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View Diary: UPDATED: Coming to Terms with Myself as an Introvert (246 comments)

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  •  As a kid, Dad told me to be extroverted ... (21+ / 0-)

    ... and like many introverts, I learned how to develop certain skills that are interpreted as being "friendly," "outgoing," "interested in others," etc.

    It's not that I'm unfriendly or disinterested in others -- I care a great deal.  But in our society, and in certain lines of work, it's important to demonstrate those things in specific ways.

    The first time I took a Myers-Briggs test, I answered the way I thought I was supposed to and naturally I was an E (along with three other letters I can't recall).  Fifteen years later I took it again, and I found myself saying, "Now, be honest.  Be real."  And I came out INFJ.

    Ever since I embraced my "I," I have felt so much more comfortable, both with myself and with others.

    It's great to be whatever you are.

    Amen.
    •  "Told you to be extroverted." (9+ / 0-)

      So many parents don't understand that that's pretty much like telling their kids to have dark hair when they're really blondes.  Or to be tall when they're not.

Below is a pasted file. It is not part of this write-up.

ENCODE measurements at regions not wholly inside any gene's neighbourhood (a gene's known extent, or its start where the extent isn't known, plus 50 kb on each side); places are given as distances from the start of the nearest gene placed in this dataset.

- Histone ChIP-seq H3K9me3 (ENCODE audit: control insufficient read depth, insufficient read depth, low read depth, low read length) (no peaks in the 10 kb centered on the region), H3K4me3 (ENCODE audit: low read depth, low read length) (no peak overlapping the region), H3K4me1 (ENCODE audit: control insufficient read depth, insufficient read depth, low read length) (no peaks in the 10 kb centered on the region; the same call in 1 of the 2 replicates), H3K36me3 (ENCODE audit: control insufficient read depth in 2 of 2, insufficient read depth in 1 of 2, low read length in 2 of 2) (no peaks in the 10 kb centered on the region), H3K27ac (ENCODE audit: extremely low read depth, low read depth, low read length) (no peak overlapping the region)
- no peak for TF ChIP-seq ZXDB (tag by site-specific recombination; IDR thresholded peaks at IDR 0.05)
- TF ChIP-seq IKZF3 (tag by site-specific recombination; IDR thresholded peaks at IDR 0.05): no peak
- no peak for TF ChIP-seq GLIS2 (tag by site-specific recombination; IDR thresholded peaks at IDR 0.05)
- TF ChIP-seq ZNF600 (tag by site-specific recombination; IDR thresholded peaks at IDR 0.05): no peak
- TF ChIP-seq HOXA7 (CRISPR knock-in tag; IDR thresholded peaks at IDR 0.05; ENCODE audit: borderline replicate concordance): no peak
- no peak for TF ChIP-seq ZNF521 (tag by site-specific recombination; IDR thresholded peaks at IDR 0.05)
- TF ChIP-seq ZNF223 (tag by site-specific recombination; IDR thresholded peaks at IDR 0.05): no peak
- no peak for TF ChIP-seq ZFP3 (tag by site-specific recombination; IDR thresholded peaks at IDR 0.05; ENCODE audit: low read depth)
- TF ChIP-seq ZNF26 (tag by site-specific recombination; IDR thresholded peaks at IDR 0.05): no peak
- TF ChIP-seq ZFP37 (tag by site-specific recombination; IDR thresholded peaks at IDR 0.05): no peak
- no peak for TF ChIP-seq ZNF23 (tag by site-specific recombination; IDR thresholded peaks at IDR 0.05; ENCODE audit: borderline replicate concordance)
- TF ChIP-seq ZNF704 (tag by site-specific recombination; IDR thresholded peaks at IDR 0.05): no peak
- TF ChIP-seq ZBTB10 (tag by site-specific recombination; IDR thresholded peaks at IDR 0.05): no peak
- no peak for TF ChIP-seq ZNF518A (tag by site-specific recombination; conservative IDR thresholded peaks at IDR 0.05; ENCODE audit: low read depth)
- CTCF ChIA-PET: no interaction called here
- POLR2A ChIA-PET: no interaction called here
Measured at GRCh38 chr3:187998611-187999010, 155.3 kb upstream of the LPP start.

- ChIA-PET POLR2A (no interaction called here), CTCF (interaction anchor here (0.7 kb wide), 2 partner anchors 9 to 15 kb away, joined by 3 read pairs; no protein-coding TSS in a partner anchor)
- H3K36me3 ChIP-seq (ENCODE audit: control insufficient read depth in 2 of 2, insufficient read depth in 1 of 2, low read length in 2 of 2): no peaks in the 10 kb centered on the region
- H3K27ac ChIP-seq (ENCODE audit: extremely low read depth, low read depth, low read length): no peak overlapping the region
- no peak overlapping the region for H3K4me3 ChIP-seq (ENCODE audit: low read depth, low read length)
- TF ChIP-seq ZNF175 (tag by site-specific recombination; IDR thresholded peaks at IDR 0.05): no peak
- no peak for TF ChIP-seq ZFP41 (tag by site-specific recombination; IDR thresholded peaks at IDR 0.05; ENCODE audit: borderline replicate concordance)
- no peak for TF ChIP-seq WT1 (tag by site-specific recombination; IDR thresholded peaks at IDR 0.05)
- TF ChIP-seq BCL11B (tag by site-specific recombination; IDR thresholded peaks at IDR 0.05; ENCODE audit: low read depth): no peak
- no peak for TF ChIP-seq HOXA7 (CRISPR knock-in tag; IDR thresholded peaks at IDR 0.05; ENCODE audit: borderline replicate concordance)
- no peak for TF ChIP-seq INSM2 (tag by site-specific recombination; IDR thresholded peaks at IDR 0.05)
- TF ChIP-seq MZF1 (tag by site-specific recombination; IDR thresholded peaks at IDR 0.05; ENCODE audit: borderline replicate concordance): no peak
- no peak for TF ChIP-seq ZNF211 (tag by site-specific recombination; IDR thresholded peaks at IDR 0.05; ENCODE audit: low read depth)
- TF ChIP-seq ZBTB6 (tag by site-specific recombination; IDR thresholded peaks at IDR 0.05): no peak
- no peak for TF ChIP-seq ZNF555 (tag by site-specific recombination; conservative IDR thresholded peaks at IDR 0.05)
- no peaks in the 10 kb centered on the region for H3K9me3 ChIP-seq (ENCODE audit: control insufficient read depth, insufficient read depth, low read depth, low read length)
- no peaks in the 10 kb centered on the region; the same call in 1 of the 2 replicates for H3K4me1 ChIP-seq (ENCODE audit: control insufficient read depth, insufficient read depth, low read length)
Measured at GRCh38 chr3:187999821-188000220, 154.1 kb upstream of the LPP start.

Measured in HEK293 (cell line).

It can really implant the shaming idea that there's something innately wrong with you -- that you should be other than what you are.

      •  Joni wrote: (3+ / 0-)
        Recommended by:
        AJayne, niemann, RiveroftheWest

        "We've got to get ourselves back to the garden."

        We are born as who we are, have it beaten out of us by our families and society at a fairly young age, and spend a good deal of the rest of our lives trying to discover what was inside of us all along.

        Thi doesn't apply to everyone, of course.  Some are encouraged to be who they are and others never consider their true selves, let alone proceed along the path of discovery.

        •  I relate it also to the Buddha's "flower sermon". (2+ / 0-)
          Recommended by:
          JBL55, RiveroftheWest

          If I recall right, there was once a big gathering waiting to hear Buddha give a talk.  He went before them ... and simply held up a flower.  Most people thought, "What th'...?" -- but one person simply nodded his head.  That person became his successor.

          The point:  It's not that tough.  Be like the flower.  The flower is just itself and doesn't try to be an oak tree, or a squirrel, or the boss of the garden.  Trust your own self's inner wisdom and follow it.

          It's when the flower is pressured by others to try to be a tree (because they live longer), or a shrubbery (because the make more money or whatever) ... and when it starts to believe it ... that's when problems start.

          You don't get an oak tree or shrubbery.  You just get a miserable depressed flower with low self-esteem.

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